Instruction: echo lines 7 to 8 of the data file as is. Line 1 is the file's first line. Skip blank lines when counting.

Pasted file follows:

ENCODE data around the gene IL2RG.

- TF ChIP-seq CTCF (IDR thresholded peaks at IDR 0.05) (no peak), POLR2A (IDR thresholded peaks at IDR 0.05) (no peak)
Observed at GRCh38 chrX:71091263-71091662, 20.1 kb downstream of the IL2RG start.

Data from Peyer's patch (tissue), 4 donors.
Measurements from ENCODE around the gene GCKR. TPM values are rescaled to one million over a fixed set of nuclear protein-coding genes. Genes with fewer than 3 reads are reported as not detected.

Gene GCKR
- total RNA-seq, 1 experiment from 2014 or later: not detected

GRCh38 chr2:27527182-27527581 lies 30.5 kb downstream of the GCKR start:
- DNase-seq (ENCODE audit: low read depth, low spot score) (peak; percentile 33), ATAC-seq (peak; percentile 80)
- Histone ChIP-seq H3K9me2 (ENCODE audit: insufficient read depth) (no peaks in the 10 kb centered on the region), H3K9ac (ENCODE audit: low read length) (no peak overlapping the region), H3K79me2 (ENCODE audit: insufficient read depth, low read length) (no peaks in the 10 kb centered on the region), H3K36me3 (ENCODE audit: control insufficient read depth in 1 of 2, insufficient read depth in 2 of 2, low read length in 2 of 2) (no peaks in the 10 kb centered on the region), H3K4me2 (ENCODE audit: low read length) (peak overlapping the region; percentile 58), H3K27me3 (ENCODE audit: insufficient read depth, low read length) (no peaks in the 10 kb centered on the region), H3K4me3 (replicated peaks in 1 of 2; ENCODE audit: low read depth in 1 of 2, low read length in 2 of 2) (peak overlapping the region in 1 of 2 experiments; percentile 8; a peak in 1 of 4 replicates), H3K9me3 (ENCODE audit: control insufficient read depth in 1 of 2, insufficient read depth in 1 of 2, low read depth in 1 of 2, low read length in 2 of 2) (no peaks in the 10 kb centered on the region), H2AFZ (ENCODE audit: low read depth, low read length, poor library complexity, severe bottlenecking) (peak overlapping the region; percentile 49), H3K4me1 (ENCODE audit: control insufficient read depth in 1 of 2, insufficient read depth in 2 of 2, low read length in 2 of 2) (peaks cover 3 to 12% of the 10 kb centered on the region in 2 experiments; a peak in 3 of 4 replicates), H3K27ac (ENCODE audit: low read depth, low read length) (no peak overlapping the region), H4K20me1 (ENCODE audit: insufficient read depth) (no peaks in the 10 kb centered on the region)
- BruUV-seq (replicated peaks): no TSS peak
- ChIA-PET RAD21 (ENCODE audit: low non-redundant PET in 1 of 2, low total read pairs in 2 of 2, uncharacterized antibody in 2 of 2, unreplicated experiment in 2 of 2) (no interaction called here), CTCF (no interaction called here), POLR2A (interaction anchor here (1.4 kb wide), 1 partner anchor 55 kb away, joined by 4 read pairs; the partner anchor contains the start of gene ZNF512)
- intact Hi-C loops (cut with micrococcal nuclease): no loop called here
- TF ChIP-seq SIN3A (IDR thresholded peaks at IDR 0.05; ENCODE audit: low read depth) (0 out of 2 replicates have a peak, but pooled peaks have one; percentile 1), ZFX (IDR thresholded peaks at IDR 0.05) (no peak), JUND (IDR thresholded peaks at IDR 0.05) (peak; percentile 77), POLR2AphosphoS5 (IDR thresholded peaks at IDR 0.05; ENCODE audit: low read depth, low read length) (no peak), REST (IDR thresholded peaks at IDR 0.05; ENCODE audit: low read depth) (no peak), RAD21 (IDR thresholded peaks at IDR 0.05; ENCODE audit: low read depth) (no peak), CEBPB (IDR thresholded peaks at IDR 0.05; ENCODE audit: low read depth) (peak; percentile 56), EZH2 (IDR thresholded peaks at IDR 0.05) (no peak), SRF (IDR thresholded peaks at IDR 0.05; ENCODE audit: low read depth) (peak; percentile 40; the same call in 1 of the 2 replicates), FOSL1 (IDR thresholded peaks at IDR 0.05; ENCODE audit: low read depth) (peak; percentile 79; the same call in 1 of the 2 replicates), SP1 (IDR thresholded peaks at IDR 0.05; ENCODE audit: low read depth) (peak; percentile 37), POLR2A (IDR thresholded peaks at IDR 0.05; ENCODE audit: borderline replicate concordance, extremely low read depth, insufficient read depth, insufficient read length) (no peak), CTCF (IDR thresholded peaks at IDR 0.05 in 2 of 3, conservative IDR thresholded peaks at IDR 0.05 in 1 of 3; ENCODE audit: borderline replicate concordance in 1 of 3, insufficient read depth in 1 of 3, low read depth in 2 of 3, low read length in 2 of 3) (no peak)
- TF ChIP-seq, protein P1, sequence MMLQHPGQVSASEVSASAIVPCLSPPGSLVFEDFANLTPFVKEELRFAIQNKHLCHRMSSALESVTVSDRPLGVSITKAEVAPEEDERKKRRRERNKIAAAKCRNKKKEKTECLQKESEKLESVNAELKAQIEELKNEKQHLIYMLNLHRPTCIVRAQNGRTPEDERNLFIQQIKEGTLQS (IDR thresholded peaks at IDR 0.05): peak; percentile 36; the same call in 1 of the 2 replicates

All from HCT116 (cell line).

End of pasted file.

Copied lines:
- total RNA-seq, 1 experiment from 2014 or later: not detected

GRCh38 chr2:27527182-27527581 lies 30.5 kb downstream of the GCKR start: